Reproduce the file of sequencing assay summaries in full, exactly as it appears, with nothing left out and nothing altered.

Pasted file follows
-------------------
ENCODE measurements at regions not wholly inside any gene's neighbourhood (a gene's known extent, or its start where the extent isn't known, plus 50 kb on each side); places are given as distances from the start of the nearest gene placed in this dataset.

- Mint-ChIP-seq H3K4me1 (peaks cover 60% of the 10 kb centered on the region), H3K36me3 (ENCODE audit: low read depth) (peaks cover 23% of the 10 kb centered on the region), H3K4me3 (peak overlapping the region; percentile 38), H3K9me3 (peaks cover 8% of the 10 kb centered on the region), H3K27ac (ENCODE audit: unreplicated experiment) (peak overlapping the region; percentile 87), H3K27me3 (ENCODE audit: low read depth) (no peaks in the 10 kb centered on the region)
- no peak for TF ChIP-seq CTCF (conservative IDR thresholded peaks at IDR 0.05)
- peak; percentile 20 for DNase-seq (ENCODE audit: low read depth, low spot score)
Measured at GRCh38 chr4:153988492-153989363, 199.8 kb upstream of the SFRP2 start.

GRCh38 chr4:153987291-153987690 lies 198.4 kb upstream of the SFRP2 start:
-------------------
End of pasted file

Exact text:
ENCODE measurements at regions not wholly inside any gene's neighbourhood (a gene's known extent, or its start where the extent isn't known, plus 50 kb on each side); places are given as distances from the start of the nearest gene placed in this dataset.

- Mint-ChIP-seq H3K4me1 (peaks cover 60% of the 10 kb centered on the region), H3K36me3 (ENCODE audit: low read depth) (peaks cover 23% of the 10 kb centered on the region), H3K4me3 (peak overlapping the region; percentile 38), H3K9me3 (peaks cover 8% of the 10 kb centered on the region), H3K27ac (ENCODE audit: unreplicated experiment) (peak overlapping the region; percentile 87), H3K27me3 (ENCODE audit: low read depth) (no peaks in the 10 kb centered on the region)
- no peak for TF ChIP-seq CTCF (conservative IDR thresholded peaks at IDR 0.05)
- peak; percentile 20 for DNase-seq (ENCODE audit: low read depth, low spot score)
Measured at GRCh38 chr4:153988492-153989363, 199.8 kb upstream of the SFRP2 start.

GRCh38 chr4:153987291-153987690 lies 198.4 kb upstream of the SFRP2 start: